Posted January 27, 2021
The Money Advice Trust and Fair By Design have today launched new, practical guidance for firms and regulators on how to embed inclusive design in product design and policy development, to significantly improve outcomes for consumers.
Inclusive design is the practice of designing markets, products and services to ensure they are accessible to, and usable by, as many people as possible. However, until now there has not been a well-developed understanding across essential services of what inclusive design means in practice.
This new guidance, produced for organisations working in the credit, energy and insurance sectors – and their regulators – aims to address this gap by helping translate inclusive design principles into practice.
Translating inclusive design into practice
The new guides have been published following increasing focus from regulators – such as the Financial Conduct Authority, Ofgem and the Competitions and Market Authority – on the need for inclusive product and service design.
Existing products and markets in these sectors are often designed in a way that results in many people in vulnerable circumstances being treated less fairly, paying more because they are on a low income, for example – creating a poverty premium. It can also mean that products and services do not meet people’s needs or that some people are excluded altogether.
Inclusive Design in Essential Services: A practical guide for firms and suppliers provides practical steps and examples to support firms – from the point of starting out in the design process through to launching the end product.
This includes changing the mindset of organisations from the outset. Instead of designing for a mythical ‘average user’, the guidance outlines the need to start by talking to people with additional or out-of-the-ordinary needs and how this can lead to design solutions that work for all consumers.
Improving outcomes for consumers in vulnerable circumstances
Alongside the new guide for firms, the Money Advice Trust and Fair By Design have also called on regulators to take the lead by applying inclusive design principles in their own work. Inclusive design in Essential Services: A guide for regulators explores how inclusive design will help regulators achieve their objectives – particularly improving outcomes for people on low incomes, and those in vulnerable circumstances.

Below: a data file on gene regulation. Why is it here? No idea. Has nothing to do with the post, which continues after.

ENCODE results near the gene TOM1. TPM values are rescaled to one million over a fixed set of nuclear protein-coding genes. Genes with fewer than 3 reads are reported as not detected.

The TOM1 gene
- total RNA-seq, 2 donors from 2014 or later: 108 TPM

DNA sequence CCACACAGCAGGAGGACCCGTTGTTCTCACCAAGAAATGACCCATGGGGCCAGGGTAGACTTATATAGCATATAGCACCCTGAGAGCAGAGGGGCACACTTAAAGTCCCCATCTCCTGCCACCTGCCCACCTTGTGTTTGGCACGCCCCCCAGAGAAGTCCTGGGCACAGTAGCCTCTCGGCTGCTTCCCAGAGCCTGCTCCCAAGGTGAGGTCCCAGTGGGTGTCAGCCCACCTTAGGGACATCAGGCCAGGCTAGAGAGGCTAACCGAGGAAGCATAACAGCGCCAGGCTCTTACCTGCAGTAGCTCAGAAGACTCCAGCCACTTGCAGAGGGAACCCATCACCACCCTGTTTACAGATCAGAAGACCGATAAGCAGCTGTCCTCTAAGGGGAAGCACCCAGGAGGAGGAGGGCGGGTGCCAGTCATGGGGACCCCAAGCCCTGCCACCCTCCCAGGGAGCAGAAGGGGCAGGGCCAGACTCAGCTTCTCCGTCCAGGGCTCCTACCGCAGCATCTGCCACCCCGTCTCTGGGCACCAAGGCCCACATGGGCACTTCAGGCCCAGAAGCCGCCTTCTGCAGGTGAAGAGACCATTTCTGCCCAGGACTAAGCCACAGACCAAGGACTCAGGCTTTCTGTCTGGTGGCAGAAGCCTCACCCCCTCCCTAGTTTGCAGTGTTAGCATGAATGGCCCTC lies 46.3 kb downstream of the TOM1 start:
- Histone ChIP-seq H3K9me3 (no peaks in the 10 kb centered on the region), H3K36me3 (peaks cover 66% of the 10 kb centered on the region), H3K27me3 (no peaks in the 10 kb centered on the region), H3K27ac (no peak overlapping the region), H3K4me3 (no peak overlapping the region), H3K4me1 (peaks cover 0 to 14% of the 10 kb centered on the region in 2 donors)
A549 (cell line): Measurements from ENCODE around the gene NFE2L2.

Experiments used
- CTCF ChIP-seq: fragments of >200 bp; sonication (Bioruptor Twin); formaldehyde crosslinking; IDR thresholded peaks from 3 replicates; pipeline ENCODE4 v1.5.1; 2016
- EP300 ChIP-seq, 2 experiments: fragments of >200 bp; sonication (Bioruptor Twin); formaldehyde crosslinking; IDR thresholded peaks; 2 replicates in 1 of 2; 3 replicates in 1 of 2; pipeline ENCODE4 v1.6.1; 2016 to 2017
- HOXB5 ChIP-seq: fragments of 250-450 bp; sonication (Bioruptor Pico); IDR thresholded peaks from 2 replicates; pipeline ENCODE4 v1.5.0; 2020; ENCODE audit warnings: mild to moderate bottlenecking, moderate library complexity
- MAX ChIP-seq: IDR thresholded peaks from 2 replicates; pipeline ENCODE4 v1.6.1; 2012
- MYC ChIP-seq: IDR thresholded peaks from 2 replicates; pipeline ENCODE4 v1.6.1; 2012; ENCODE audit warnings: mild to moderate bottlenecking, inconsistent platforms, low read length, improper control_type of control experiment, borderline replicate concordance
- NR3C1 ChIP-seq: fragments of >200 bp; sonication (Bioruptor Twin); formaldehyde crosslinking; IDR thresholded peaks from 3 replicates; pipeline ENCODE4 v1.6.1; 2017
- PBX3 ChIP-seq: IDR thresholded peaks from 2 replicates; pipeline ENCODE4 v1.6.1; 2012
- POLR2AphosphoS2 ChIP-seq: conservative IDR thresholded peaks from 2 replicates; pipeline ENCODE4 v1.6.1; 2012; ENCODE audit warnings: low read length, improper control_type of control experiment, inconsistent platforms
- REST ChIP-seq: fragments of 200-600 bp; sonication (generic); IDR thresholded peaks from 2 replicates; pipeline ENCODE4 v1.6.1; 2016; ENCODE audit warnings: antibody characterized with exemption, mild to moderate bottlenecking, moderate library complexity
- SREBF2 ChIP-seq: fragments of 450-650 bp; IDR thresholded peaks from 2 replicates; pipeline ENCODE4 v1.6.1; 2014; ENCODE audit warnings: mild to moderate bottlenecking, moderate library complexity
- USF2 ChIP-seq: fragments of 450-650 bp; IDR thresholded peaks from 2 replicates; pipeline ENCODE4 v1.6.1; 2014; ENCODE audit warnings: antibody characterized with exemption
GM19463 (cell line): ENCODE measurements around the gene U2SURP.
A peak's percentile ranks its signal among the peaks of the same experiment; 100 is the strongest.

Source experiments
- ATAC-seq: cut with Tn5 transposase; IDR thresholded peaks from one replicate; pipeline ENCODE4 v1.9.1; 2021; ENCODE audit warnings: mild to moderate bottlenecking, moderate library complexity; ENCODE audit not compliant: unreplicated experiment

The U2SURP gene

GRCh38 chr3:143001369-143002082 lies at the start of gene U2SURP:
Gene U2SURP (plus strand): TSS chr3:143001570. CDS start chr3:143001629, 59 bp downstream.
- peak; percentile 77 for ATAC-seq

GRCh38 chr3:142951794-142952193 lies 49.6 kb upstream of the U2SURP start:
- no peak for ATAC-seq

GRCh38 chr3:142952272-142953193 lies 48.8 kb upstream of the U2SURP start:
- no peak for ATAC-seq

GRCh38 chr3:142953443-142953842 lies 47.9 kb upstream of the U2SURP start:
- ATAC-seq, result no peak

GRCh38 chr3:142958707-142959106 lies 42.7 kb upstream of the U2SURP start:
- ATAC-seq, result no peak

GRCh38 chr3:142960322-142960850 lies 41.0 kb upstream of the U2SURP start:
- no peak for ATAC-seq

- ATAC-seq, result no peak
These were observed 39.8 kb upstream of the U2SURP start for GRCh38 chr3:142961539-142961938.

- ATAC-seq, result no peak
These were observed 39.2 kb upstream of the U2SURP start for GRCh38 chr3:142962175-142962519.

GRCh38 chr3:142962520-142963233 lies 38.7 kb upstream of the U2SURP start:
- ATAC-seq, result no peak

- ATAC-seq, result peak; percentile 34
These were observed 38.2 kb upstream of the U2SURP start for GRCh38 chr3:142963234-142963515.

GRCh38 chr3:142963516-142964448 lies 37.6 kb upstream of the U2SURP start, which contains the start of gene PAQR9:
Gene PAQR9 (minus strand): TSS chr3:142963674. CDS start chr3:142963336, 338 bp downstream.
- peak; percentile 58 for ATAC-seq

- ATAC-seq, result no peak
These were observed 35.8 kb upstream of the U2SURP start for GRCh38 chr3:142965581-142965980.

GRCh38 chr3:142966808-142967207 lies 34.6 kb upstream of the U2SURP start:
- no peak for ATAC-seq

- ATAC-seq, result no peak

By providing firms and regulators with the tools to implement inclusive design approaches, the charities hope to build upon recent progress on the treatment of consumers in vulnerable circumstances.
These guides are part of a wider project of research and work from the Money Advice Trust and Fair By Design on inclusive design. Their aim is to help organisations deliver improved products and services that meet the needs of more consumers, tackling long-standing issues such as the poverty premium and financial exclusion.
Martin Coppack, Director of Fair By Design, said:
“Real people’s lives are messy and don’t fit neatly into the remits of regulators and government departments. By starting with people where they are, and co-designing with them, the best solutions can be found. This is inclusive design at its best.
“Fair By Design and Money Advice Trust’s offer is to work with you so people can get the essential products and services they need at a price they can afford.
“We look forward to engaging with stakeholders throughout the year.”
Joanna Elson CBE, Chief Executive of the Money Advice Trust, said:
“Job loss, ill health and a whole range of other circumstances can affect any of us at any time and the Coronavirus pandemic has brought this into even sharper focus. The problem is that too many services and products that we all rely on have been designed to be ‘one size fits all’ – often leaving people in vulnerable circumstances worse off.
“Inclusive design can reduce the chances of this happening by ensuring products, services and markets are designed to work well for all consumers.
“Regulators and firms have been making good progress on improving support for vulnerable customers – and there is a growing focus on improvements that can be made further ‘upstream’ in the product design process. We hope our new guidance will help firms in this important area.”